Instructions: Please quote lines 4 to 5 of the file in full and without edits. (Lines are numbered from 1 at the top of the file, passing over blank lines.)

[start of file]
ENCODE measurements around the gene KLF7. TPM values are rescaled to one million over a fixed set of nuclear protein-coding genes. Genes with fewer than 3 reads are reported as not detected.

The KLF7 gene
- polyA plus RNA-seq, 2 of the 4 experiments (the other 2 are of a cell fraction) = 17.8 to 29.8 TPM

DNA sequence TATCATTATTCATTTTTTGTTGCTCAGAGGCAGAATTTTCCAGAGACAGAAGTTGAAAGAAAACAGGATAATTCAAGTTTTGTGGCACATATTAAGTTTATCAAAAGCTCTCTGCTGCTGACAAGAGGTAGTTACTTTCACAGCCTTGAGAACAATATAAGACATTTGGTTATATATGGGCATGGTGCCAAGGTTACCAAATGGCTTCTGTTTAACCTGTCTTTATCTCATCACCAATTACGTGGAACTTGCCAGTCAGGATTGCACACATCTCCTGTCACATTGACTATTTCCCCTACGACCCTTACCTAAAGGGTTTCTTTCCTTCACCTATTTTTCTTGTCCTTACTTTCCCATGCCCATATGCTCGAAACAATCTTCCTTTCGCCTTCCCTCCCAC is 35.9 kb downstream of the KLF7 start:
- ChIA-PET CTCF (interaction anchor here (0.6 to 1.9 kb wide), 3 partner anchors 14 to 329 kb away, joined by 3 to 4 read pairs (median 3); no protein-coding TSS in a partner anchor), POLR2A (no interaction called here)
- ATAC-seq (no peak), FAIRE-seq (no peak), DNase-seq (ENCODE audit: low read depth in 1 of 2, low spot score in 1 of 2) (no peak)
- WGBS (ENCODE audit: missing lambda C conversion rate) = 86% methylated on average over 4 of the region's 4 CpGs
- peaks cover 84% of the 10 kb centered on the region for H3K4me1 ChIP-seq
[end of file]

DNA sequence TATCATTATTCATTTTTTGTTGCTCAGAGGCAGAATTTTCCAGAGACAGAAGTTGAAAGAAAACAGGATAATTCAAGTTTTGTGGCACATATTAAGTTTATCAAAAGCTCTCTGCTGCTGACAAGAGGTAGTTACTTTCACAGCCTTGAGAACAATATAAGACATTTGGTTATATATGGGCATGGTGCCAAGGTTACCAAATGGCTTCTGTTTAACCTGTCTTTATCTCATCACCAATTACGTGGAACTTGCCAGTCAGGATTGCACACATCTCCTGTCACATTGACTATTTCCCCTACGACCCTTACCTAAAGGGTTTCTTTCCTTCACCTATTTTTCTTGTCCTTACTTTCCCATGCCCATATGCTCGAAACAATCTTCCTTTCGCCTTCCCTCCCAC is 35.9 kb downstream of the KLF7 start:
- ChIA-PET CTCF (interaction anchor here (0.6 to 1.9 kb wide), 3 partner anchors 14 to 329 kb away, joined by 3 to 4 read pairs (median 3); no protein-coding TSS in a partner anchor), POLR2A (no interaction called here)